Table 2. Information on species sampled and screened for Bd infection in southern Sweden.

One of the pond variables, pH, was positively associated with the detected Bd infection prevalence (Figs 2A and 3A), while Perimeter and Canopy had at most weak associations. Surrounding ponds in the landscape were negatively associated with detected Bd infection prevalence at the 2000 m spatial scale (Fig 2B) and six of the ponds with the highest infection prevalence (>50%) had less than ten surrounding ponds (Fig 3B). Mature forest was negatively associated with detected Bd infection prevalence at the two largest scales (Fig 2B). All ponds that yielded Bd-positive samples had less than 200 ha mature forest within 5000 m (Fig 3C). Bd infection patterns in Bufotes variabilis and E. calamita were the main contributors to the associations of Bd infection prevalence with pH, Mature forest and Surrounding ponds.

Fig 2. Associationsbetween detected Bd infection prevalence and local/landscape factors.

(A) local environmental factors (pond characteristics) and (B) landscape environmental factors. In (B) different coloured points/bars represent prevalence estimates at the indicated spatial scales. Points represent posterior modes and error bars 95% Bayesian credible intervals of Bd infection prevalence. Deviations of bars from zero represent significant differences. Results including species (fixed effects) and random effects are presented in S3 Table.

Fig 3. Mean estimates per site and species of detected Bd prevalence plotted against three important predictors.

(A) Pond pH, (B) number of surrounding ponds within 2000 m, and (C) hectares of mature forests within 5000 m.

Based on the weighting of the MCMC models, the local pond factors explained more variation in Bd infection prevalence than the landscape factors. The landscape environmental factors within a 5000-m radius explained more variation than the factors within 500 and 2000 m radii (Table 3).

Table 3. Variation in Bd infections explained by the models.

Ponds sampled for Bd-infected anurans were widely spread across the study area (Fig 1), and Bd infection prevalence was not spatially correlated when data for all species were included (Moran’s I = -0.058, p = 0.192), or for the four species included in the local and landscape models (Moran’s I = -0.059, p = 0.627). No significant differences in detected prevalence of Bd infections were found between years when data for all species were included (2015 = 0.168, 2016 = 0.178, χ2 = 0.00, p = 1.00). However, a significant between-year difference was found for the four species included in the local and landscape models was detected (2015 = 0.283, 2016 = 0.429, χ2 = 4.0338, p = 0.04).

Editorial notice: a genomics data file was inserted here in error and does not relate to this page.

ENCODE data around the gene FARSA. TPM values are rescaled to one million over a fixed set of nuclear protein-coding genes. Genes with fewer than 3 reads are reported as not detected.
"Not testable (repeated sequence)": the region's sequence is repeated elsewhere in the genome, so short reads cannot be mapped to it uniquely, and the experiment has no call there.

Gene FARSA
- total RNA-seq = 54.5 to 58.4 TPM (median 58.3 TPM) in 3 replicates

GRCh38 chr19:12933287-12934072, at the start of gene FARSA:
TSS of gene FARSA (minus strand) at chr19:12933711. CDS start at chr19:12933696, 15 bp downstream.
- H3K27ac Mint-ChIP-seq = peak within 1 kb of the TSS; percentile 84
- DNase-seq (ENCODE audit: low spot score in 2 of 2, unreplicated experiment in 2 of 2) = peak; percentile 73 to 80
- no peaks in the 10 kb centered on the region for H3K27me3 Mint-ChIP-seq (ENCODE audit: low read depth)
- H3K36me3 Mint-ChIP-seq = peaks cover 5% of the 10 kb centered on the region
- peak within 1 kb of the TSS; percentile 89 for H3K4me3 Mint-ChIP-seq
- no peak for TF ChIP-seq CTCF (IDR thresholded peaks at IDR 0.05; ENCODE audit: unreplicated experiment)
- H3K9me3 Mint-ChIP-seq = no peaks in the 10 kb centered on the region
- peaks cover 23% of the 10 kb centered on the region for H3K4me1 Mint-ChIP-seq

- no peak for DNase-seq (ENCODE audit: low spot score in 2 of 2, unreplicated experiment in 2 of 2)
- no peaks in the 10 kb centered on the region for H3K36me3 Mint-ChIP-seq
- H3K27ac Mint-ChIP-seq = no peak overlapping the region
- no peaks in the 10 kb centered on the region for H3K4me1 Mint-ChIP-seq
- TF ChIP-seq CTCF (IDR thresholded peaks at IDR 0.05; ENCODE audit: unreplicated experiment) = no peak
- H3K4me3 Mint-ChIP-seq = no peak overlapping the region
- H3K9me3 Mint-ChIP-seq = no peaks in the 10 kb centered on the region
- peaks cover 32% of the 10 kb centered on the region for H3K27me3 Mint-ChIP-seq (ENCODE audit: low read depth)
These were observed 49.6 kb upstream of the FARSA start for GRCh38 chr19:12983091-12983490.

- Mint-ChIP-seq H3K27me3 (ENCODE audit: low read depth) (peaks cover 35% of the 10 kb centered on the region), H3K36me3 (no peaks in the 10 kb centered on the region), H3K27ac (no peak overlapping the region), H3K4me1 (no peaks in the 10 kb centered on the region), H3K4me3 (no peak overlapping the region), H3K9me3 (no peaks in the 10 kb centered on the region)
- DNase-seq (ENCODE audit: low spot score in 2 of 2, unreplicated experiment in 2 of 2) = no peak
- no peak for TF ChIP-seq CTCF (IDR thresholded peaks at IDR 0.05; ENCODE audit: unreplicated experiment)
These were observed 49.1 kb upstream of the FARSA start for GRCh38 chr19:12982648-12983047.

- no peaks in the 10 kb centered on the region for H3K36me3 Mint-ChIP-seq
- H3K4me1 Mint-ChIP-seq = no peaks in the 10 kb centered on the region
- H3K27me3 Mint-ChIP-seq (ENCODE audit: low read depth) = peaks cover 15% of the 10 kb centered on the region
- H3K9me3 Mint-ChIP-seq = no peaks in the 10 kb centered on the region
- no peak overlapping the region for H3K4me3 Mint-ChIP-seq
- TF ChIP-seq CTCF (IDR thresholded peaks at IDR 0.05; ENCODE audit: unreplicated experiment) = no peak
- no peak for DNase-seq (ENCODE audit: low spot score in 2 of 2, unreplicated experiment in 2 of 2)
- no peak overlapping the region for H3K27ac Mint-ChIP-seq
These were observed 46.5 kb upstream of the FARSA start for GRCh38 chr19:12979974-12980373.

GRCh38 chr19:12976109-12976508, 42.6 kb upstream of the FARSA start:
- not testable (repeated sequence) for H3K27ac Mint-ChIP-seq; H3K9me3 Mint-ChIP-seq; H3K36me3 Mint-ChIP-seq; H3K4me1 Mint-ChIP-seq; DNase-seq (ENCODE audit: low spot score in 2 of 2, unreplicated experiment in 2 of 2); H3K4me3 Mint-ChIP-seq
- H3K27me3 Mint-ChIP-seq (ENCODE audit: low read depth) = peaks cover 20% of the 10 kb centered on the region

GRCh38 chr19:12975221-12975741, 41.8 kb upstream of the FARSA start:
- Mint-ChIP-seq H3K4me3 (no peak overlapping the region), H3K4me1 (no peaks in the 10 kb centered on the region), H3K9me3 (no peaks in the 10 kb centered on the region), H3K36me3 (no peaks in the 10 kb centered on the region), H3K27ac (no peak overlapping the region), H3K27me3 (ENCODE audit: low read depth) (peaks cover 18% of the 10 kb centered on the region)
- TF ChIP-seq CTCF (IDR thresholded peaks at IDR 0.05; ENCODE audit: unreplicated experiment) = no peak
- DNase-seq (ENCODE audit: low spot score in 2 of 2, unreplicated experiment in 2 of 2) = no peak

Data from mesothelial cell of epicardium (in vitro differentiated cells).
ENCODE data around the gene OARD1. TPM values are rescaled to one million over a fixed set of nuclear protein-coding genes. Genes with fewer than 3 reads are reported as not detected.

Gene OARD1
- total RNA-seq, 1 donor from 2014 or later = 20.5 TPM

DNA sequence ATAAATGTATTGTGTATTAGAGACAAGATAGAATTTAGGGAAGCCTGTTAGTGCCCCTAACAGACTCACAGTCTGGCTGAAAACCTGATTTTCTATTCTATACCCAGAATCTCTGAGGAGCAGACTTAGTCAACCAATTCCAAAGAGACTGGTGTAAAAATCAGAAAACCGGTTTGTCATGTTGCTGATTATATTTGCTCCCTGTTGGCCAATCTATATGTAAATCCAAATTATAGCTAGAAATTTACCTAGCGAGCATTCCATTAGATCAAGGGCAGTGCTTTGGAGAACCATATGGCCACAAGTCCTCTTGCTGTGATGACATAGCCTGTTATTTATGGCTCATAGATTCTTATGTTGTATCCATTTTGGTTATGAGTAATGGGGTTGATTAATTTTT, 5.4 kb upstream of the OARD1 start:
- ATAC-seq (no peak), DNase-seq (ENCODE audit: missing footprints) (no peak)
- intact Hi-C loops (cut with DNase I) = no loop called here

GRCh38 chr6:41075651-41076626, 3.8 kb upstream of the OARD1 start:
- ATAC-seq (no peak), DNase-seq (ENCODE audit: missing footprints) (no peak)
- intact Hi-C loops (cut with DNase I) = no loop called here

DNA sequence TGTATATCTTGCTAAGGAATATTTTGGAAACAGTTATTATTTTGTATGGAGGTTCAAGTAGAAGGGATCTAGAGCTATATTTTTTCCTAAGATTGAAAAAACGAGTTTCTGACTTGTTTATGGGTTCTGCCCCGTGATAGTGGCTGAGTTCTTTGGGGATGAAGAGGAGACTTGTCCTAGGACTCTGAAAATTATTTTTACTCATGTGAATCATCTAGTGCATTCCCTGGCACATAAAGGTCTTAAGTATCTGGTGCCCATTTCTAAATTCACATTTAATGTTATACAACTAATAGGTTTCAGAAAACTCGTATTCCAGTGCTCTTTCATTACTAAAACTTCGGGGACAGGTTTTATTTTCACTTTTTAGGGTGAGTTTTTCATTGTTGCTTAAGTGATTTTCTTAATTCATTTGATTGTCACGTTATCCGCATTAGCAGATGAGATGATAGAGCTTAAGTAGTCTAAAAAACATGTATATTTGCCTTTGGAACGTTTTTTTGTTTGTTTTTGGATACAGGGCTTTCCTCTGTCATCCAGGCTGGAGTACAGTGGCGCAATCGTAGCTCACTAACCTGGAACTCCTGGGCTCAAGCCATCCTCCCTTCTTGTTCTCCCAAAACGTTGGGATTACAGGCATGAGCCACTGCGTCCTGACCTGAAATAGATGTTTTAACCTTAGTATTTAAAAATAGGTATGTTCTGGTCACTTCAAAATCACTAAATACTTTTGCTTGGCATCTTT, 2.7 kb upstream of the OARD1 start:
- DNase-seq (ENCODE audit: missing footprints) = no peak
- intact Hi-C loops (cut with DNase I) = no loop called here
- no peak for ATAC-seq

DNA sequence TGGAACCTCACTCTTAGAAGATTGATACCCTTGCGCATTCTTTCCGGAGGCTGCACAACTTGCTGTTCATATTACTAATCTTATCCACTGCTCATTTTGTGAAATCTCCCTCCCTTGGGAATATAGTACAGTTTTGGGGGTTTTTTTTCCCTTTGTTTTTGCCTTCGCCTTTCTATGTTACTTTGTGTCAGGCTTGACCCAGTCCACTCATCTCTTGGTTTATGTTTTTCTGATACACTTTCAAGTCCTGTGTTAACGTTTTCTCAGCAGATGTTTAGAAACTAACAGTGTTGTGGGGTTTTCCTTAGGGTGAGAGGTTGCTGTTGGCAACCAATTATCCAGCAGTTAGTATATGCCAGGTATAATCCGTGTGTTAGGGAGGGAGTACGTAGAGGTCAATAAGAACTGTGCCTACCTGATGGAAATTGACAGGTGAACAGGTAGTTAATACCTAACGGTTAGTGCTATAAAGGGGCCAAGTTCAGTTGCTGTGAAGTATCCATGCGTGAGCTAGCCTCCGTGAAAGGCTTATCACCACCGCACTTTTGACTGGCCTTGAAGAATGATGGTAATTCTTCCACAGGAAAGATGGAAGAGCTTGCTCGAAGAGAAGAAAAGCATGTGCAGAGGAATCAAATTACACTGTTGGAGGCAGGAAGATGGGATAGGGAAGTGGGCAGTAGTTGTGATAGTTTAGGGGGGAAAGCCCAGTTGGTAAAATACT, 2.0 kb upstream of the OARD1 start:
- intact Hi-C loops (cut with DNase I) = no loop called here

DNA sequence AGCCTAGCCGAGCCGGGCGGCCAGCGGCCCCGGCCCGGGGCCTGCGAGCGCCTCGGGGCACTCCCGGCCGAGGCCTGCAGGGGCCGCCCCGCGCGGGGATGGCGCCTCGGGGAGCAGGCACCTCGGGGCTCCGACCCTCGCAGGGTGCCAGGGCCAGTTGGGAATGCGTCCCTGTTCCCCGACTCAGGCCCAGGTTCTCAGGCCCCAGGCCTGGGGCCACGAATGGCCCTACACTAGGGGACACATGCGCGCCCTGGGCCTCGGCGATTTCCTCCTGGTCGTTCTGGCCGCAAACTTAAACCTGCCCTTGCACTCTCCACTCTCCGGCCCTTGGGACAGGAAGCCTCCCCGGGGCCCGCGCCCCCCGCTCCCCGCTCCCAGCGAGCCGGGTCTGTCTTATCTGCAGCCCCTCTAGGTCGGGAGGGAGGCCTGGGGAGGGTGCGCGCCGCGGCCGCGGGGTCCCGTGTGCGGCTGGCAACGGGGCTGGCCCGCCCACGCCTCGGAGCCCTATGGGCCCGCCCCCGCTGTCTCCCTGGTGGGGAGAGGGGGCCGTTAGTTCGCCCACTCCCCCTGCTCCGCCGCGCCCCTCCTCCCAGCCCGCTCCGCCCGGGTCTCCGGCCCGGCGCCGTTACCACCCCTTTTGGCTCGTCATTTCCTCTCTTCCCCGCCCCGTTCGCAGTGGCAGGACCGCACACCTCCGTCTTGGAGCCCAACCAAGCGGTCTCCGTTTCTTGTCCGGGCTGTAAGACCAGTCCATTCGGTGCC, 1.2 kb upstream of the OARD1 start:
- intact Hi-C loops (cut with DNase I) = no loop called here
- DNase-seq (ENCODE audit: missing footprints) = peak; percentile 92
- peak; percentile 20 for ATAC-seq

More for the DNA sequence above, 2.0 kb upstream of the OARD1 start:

Understanding associations between Bd infection dynamics, environmental factors and amphibian diversity is important for mitigating adverse effects of the chytrid on amphibian populations. However, there is little information on these associations in high temperate latitudes, therefore we have examined associations between Bd infection prevalence and both local factors and landscape metrics in southern Sweden. We found that the amphibian host species as well as breeding habitat characteristics and landscape factors were associated with the prevalence of Bd infection. Our results highlight the potentially complex interplay between pathogen occurrence patterns, local habitat conditions, and landscape characteristics.

Species differences

Species differed in Bd infection prevalence, with Bufo bufo and R. temporaria showing the lowest prevalence. Temperatures in which these two species have been sampled, during their breeding seasons, are commonly below 10°C ([7374] S. Kärvemo, unpublished data). Thus, their low Bd infection prevalence may be at least partly due to low temperatures during these species’ breeding seasons, as temperature is reportedly correlated with Bd growth rates [51, 75]. The other four anuran species sampled at our study sites breed at higher temperatures, from a few days to several weeks later than Bufo bufo and R. temporaria, which may contribute to their higher Bd infection prevalence. A potential temperature effect is supported by the findings that Bd prevalence was higher in 2016 (May mean temperature: 13.6°C) than in 2015 (May mean temperature: 9.9°C), when mean air temperatures were also higher, according to data from a weather station in Malmö (Swedish Meteorological and Hydrological Institute). Alternatively, Bufo bufo and R. temporaria may have better immune defence against Bd in terms of, for example, major histocompatibility complex (MHC), antimicrobial peptide (AMP) variants coding for resistance alleles [7677], or skin microbiota with antifungal properties [29]. The species with the highest detected Bd infection prevalence were Bufotes variabilis and E. calamita and their infection patterns seem to have been the main contributors to the associations between Bd infection prevalence and environmental factors. As these species generally inhabit specific environments, it is difficult to distinguish if the environmental factors are directly linked to Bd or the results reflect the habitat choices of susceptible amphibian species.